7/16 - Sunday, 5:30am. Alarm went off, woke up, and languidly got ready (e.g., put in contacts, apply sunscreen, eat breakfast, wait for sun to warm up the air a little before leaving the safe confines of the tent). My thermometer read 38 degrees F inside the tent, and it had obviously been pretty cold outside overnight as the snow outside was nice and crunchy. Put on my crampons and took out my ice axe right away, shouldered a considerably lighter pack (20-25 lbs. now versus 40-45 lbs. on the way up yesterday) and left camp at 6:27am.
7:15ish, ~9800 ft. Stopped at the base of the "second infinite snowfield" (so christened by Montalto), which coincidentally happened to be where we finally hit sunlight. Up until now, we had been climbing in the shadows, which was a little chilly. I ditched everything except my polypro shirt, donned a pair of sunglasses, and prepped myself for the long slug ahead to the false summit.
7:40 - 7:52am, 10610 ft. Last break before the final punch to the false summit. Hoovered down 2 powerbars and several handfuls of gummy bears, and caught my breath. Making really good time, we passed several groups of people who had left before us. I felt really strong, easily able to sustain a pace of 25-30 feet per minute (1500-1800 ft/hr) without burning out my lungs or my legs (I was using a modified rest step, varying between 5 and 11 steps between rests to regulate my speed and not climb too fast or slow. I also wiggled my toes at the end of each set of steps to keep my feet warm.)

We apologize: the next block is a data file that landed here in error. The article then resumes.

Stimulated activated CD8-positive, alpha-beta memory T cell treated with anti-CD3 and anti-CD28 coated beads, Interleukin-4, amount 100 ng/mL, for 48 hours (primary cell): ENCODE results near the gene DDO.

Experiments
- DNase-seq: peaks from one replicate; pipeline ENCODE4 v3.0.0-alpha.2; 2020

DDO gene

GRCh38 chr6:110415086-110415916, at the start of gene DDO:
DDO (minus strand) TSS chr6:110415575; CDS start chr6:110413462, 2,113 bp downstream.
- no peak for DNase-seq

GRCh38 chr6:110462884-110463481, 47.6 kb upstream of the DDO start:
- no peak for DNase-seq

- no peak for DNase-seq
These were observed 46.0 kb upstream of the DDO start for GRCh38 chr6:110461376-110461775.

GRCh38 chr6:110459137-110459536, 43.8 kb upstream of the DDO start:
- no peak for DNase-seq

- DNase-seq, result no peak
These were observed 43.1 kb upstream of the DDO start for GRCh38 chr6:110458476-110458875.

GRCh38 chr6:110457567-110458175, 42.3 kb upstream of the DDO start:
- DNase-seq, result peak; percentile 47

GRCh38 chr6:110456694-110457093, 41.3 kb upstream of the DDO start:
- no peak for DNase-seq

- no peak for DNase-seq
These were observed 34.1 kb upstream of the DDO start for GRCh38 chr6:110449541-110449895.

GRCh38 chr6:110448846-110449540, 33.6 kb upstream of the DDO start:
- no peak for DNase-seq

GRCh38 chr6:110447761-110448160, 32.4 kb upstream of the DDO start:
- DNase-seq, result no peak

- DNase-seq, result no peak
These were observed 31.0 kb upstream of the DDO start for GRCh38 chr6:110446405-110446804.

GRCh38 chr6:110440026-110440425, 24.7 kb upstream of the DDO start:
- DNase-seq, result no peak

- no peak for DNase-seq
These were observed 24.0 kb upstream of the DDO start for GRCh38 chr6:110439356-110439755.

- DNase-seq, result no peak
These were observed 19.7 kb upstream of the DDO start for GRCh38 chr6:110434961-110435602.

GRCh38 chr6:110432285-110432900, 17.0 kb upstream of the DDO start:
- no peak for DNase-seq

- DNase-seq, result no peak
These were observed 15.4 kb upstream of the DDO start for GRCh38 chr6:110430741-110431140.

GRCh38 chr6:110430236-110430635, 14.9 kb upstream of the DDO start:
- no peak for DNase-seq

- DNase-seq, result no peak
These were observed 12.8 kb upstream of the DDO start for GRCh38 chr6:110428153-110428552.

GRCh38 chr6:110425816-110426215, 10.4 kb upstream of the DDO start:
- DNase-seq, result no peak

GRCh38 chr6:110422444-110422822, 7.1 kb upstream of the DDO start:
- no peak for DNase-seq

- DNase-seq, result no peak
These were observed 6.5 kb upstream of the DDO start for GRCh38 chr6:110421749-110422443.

8:33 - 8:42am, 11,600 ft. False summit. Quite a few people resting here before taking on the final ordeal to the summit. Hardest part was over now, and we were feeling strong, so we didn't linger for long, hoping to get ahead of some of the dilly dalliers.
9:25am, 12200 ft. Summit! My first time successfully reaching the top of Adams. I got a huge surge of energy for the last 200-300 feet and clocked in at 45 ft/min for the final part of the climb. Upon gaining the peak, I was immediately rewarded with a view of Rainier (looking extremely big) to the north. The summit of Adams is huge, so there was plenty of room, even though there were 20-30 people up there. The weather was exceedingly nice and there was almost no wind, so we shed our packs, grabbed some food, and meandered around, exploring the summit and hanging out.
10:52am, 12200 ft. Descent starts. Because we spent so long at the summit, the sun had finally softened the snow sufficiently to make an incredible glissade chute. This was some of the best glissading I have ever done. Innumerable freeze/thaw cycles and the lack of any new snowfall meant that several excellent (and long!) "luge" chutes had formed to help speed our descent. I was able to get going fast enough to catch air several times when going over bumps.
11:25am, 9640ft. Incredible glissading comes to and end. We had dropped 2560 ft. in about 30 minutes! It would have been faster, but I had to stop several times because my butt was tingling from too much sliding across the snow!
12:08pm 9100 ft. Arrived at camp, packed up, refilled water, quick snack, and got ready to head out. Right before leaving, saw one of the most amazing natural phenoma, second only to a "moon rainbow" I saw last year down in Bend. This time, an effervescent rainbow formed right before our eyes on one of the little puffy clouds in the sky. The rainbow started out as indigo/violet only, but gradually morphed to encompass the entire color spectrum. Words and pictures can't do this justice, but check out the pictures anyway.
2:56pm 5750 ft. Arrived back at the car and headed home.
Trip summary: Gorgeous weather and views, great snow conditions, felt super strong, easily climbed 20-25 ft/min on average. Total elevation gain approx. 6500 ft. in 6.5 hours, with quite a few breaks in there. I may head back before the snow melts too much to try a one-day summit and try to break the 5-hour barrier.blog comments powered by Disqus